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Brian McFarlane

disruptive trains and stations have been for Laura. The idea of the railway station as a place of meetings and departures has figured in many of the films referred to in this book, especially in Chapter 6 . More so than airports or bus stops, railway stations allow close-ups of those meetings and, especially, departures, after which there is a curious sense of desolation when the person farewelling is left on the empty platform. As Raymond Durgnat wrote of railway stations: ‘From the platform the rails stretch away. Even when the terminal is a

in The never-ending Brief Encounter
Author:

Brian McFarlane’s The never-ending Brief Encounter is above all a book intended for those who have seen and never forgotten the famous 1945 film in which two decent, middle-class people meet by chance, unexpectedly fall in love, but in the end acknowledge the claims of others. The book grew out of an article, the writing of which revealed that there was so much more to the after-life of the film than the author had realised. This book examines David Lean’s film in sufficient detail to bring its key situations vividly to life, and to give an understanding of how it reworks Nöel Coward’s somewhat static one-act play to profound effect. It also examines the ways in which the ‘comic relief’ is made to work towards the poignant ending. However, the main purpose of the book is to consider the remarkable after-life the film has given rise to. The most specific examples of this phenomenon are, of course, the appalling film remake with its miscast stars, and the later stage versions – both bearing the original title and attracting well-known players and positive audience and critical response – and an opera! As well, there are films and TV series which have ‘quoted’ the film (usually via black-and-white inserts) as commentary on the action of the film or series. There are many other films that, without direct quotation, seem clearly to be echoing their famous predecessor; for example, in the haunting visual quality of a deserted railway platform.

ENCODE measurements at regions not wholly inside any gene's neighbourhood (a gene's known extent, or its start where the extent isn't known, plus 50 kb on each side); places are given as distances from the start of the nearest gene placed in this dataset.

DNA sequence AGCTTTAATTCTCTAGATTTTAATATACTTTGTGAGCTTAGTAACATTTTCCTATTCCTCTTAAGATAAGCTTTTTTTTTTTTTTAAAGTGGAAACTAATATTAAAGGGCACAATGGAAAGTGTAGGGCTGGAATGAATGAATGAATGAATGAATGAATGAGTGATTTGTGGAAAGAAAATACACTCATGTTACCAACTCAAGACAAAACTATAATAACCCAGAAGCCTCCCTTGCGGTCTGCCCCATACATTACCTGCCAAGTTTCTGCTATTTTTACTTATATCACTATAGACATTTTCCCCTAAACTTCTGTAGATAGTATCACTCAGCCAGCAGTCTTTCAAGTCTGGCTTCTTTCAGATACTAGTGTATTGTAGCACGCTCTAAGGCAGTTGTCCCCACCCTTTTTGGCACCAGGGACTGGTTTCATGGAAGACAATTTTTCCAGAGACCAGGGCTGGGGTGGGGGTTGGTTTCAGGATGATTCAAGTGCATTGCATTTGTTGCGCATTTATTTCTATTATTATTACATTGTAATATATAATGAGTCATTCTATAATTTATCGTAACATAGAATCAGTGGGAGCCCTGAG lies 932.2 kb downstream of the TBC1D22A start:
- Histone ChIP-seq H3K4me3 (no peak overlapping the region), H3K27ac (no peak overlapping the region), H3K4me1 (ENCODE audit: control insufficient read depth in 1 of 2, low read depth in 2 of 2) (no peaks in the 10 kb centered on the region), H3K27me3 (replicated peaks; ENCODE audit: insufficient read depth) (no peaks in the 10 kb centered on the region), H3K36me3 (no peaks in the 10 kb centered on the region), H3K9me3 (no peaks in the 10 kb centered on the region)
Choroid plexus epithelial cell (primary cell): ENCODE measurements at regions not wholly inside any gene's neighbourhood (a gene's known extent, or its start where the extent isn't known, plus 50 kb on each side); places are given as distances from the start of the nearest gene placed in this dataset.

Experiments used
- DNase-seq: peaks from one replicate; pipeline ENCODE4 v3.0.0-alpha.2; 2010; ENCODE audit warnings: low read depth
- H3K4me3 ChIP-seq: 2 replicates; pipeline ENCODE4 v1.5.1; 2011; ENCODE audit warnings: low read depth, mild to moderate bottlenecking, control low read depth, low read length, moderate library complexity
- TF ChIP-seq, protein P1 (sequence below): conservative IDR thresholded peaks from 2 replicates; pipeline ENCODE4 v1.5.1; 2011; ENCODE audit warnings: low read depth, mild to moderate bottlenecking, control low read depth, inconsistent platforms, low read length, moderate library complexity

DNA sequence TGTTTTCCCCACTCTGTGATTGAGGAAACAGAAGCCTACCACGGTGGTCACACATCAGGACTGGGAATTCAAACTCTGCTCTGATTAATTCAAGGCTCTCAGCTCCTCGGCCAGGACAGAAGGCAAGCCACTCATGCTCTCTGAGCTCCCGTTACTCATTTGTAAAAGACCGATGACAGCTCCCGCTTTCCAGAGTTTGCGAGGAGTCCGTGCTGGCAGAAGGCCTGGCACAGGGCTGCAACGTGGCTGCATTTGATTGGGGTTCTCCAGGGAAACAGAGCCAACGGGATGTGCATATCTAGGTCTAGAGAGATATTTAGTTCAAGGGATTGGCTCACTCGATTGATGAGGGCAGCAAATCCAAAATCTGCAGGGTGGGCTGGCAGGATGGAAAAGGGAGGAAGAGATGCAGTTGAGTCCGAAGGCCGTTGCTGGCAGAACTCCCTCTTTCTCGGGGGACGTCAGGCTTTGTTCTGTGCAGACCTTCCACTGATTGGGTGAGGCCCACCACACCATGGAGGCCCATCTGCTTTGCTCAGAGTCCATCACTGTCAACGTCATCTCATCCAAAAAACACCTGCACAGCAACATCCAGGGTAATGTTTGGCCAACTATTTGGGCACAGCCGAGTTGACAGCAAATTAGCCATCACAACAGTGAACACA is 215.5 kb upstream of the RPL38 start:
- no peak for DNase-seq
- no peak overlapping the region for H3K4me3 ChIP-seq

John M. MacKenzie